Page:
Irish state commitment to child safety now seriously in question
The report by Ireland’s Health Service Executive (HSE) published on Jan 7th, 2009 – of a purported audit of child safeguarding provision in all Irish Catholic dioceses – is a national disgrace.
Although no Irish bishop had been willing to fill in a crucial section of a HSE questionnaire that would have revealed whether or not his diocese was in compliance with the church’s own child safety guidelines adopted in 2005, the HSE nevertheless concluded that no diocese needed to be referred to the ongoing state commission of inquiry into the mishandling of clerical child abuse in Dublin archdiocese.
Had it not been for the damning report by the church’s National Board for Safeguarding Children (NBSC) on Cloyne diocese published on Dec 19th, 2008, this HSE report would have amounted to Irish state connivance at practices in Cloyne that the NBSC has described as ‘dangerous’ – and no one in Ireland would be any the wiser.
Except the victims of this iniquitous behaviour, some of whom had triggered the NBSC report on Cloyne by reporting their concerns to the HSE or to the victim support organisation, One in Four – and then to the NBSC.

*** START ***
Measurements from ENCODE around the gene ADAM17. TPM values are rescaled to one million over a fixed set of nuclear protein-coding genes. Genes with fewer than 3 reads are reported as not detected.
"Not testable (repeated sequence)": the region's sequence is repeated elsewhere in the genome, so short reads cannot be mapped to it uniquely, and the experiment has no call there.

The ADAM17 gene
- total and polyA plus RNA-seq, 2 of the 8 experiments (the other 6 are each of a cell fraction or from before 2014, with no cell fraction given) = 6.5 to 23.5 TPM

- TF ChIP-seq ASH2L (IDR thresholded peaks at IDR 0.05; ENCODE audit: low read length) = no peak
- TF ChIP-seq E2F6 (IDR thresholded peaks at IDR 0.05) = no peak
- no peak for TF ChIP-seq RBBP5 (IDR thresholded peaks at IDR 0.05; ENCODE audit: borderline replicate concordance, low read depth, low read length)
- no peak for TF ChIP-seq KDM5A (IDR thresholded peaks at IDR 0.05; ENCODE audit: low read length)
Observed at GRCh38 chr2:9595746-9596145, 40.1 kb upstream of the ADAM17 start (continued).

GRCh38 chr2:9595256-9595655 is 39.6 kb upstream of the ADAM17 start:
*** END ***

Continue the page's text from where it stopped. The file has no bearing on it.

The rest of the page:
The decision by Ireland’s Minister of State for Children Mr Barry Andrews to refer the diocese of Cloyne to the Dublin inquiry does not therefore go far enough. There is an overwhelming need for a credible process of inquiry into existing child safeguarding practice, and into the handling of all allegations of clerical sexual abuse in recent decades, in every Irish diocese.
Combined with the NBSC report on Cloyne, this HSE report raises the most serious questions about the commitment of the leaders of both the Irish state and the Irish Catholic church to the safety of Irish Catholic children.
The support expressed last week by four other Irish Catholic bishops for Bishop Magee remaining in office is also disgraceful. If these bishops believe it is acceptable for a bishop to make false statements on child safety issues, how can parents in their own dioceses trust anything they themselves say on the same issues? Already grievously damaged by Bishop Magee’s behaviour, trust cannot be restored while he remains in office.
To help restore some degree of confidence, we call upon all Irish bishops to confirm immediately that, in accordance with their own guidelines, they have now referred all allegations of clerical child abuse in their records to the police in their respective state jurisdictions, and to the appropriate health authority. And that they have also complied with central church directives on the reporting of such allegations to the Congregation for the Doctrine of the Faith – in particular the Apostolic Exhortation of Pope John Paul II, Sacramentorum sanctitatis tutela, promulgated on April 30th, 2001.